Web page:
In the presented study, we compared polarized human bronchial epithelial cell line CFBE41o– transfected with wild type CFTR (wtCFTR) and mutant F508del-CFTR  to 16HBE14o– and CFBE41o– cell lines, to investigate the influence of CFTR and F508del-CFTR on paracellular permeability. The commonly used 16HBE14o– and CFBE41o– cell lines have the disadvantage that they do not originate from the same donor and therefore they have a different genetic background. This potential problem can be solved by the overexpression of wtCFTRwtCFTR and F508del-CFTR in the CFBE41o– cell line, which should mimic healthy and CF airway epithelia . The aim of this study was to test if expression of wtCFTR in CF cells restores epithelial function, not only in terms of chloride conductance, but also regarding CFTR dependent regulation of paracellular permeability. Limiting for fluorescein flux (as a measure of paracellular solute transport) across epithelia is the protein structure and composition of TJ. Tight junction barrier function and charge selectivity are determined by claudins, a large family of integral tight junction transmembrane proteins . Claudins and other TJ proteins are organized in a continuous network of parallel and interconnected strands at the lateral membranes of adjacent cells. However, permeability depends not only on microstructure regulated by molecular sieves formed by intermeshing TJ strands on the extracellular surface of opposing membranes but also on cell size . Monolayers formed by small cells show more junctional length per area than large cells. Large junctional length per area means more paracellular shunts and subsequently, a higher transport capacity of these pathways. Together the transport capacity of the paracellular pathway is determined by TJ composition and cell morphology within a monolayer or a tissue. This was particularly considered in this study.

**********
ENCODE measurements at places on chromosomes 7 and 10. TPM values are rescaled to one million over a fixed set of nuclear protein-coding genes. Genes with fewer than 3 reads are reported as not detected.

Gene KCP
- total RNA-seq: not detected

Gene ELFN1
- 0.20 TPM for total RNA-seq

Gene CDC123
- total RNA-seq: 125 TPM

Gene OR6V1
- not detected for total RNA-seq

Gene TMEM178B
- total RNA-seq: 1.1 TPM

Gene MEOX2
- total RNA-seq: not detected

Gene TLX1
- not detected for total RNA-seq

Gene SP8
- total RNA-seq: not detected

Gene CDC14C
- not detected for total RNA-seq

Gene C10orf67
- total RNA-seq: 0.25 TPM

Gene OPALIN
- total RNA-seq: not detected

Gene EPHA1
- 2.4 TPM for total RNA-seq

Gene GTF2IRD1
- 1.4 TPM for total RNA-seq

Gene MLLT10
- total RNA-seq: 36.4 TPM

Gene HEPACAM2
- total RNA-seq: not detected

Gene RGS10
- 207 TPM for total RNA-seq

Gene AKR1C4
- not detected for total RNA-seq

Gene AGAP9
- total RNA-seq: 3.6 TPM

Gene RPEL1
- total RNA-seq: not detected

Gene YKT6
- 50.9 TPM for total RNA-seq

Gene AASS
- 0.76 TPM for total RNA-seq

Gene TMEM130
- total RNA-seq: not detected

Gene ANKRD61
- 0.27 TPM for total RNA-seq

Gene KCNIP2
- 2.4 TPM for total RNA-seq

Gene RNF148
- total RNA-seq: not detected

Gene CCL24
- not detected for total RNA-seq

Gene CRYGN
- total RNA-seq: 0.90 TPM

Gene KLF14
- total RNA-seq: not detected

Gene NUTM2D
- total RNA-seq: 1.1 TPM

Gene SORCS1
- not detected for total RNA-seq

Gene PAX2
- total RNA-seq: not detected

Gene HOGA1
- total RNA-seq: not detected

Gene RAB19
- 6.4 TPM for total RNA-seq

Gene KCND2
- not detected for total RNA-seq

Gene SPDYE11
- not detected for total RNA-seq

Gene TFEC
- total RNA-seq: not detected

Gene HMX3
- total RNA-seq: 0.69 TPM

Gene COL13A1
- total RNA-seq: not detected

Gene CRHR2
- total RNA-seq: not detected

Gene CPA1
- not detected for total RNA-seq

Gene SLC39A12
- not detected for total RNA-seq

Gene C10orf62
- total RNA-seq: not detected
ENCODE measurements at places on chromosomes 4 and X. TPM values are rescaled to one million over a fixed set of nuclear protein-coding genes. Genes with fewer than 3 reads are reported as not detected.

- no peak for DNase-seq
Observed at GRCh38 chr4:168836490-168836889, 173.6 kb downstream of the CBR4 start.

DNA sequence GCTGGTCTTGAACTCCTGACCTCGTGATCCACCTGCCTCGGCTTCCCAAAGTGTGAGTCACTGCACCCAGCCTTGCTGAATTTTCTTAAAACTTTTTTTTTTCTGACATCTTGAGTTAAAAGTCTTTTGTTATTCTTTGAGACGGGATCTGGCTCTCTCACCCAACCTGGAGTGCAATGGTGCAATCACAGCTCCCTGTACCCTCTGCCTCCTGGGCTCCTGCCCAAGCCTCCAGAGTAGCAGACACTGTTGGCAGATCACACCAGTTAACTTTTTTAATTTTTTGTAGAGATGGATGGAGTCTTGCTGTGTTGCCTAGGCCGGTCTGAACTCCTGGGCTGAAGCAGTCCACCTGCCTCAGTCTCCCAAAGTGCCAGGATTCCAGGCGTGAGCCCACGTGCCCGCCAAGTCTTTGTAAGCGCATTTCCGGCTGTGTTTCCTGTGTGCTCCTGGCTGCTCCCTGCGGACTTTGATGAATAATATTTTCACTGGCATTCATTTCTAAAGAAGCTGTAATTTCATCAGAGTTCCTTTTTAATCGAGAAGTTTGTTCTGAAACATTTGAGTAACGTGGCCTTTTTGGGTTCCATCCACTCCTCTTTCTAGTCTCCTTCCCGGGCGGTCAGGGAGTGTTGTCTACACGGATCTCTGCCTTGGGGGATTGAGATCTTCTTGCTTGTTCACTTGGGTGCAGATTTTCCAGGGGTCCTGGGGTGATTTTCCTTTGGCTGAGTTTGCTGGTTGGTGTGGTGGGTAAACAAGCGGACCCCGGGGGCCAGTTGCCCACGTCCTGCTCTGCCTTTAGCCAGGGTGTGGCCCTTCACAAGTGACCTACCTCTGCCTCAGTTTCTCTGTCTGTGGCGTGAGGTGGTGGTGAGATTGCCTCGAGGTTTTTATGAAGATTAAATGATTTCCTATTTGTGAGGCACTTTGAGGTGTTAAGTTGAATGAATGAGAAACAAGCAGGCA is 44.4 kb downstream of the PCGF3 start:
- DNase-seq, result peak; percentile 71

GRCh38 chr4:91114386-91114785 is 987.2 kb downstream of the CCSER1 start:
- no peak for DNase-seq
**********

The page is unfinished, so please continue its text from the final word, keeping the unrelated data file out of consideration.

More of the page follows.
Unless specified otherwise, all chemicals were obtained from Sigma-Aldrich (Deisenhofen, Germany).
The cell line 16HBE14o– was generated by the transformation of normal bronchial epithelial cells with SV40 large T-antigen . The 16HBE14o– cells retain differentiated epithelial morphology by forming polarized layers with microvilli and cilia ; . The CFBE41o– cell line was generated by transformation of cystic fibrosis (CF) tracheo-bronchial cells with SV40 and is homozygous for the F508del-CFTR mutation . CFBE41o– cell line was corrected with a plasmid containing either full-length (6.2kb) wild type wtCFTR (CFBE-WT) or F508del-CFTR (4.7 kb) (CFBE-delF) cDNA . All cell lines were kind gifts from Dr. Dieter C. Gruenert, California Pacific Medical Center Research Institute, San Francisco, CA, USA. Cell lines were grown in Eagle’s Minimal Essential Medium (Invitrogen, Karlsruhe, Germany) and supplemented with 10% Fetal Bovine Serum (PAA Laboratories, Pasching, Austria), 2 mM L-glutamine, 50 U/ml penicillin and 50 µg/ml streptomycin. Additionally for CFBE41o– cell lines transfected with plasmids 300 µg/ml Hygromycin B (InvivoGen, San Diego, CA, USA) was added as selective agent. All cell lines were cultured in a 5% CO2-95% air incubator at 37°C. The cell culture medium was changed three times per week. The confluent cells were trypsinized and 1.6×105 cells were seeded on a ThinCert cell culture inserts (12-well plate, Greiner Bio-One, Germany). The flasks and inserts were coated with a solution containing collagen type I from calf skin and human plasma fibronectin (Invitrogen, Karlsruhe, Germany). In our experiments the numbers of subcultures (P) were P4.78 for CFBE41o–, P4.77.48 for CFBE-WT, P4.77.34 for CFBE-delF and P4.46 for 16HBE14o– cells. The absolute number of passages (P) as denoted by “(passages after primary isolation).(passages after immortalization).(passages after CFTR transfection).
Stimulation of Epithelial Cells
In order to activate CFTR related epithelial transport, cells were treated with 8-(4-chlorophenylthio) adenosine 3′, 5′cyclic monophosphate sodium salt (8cpt-cAMP) in final concentration of 100 µM.
Continues Transepithelial Electric Resistance (cTER) Measurements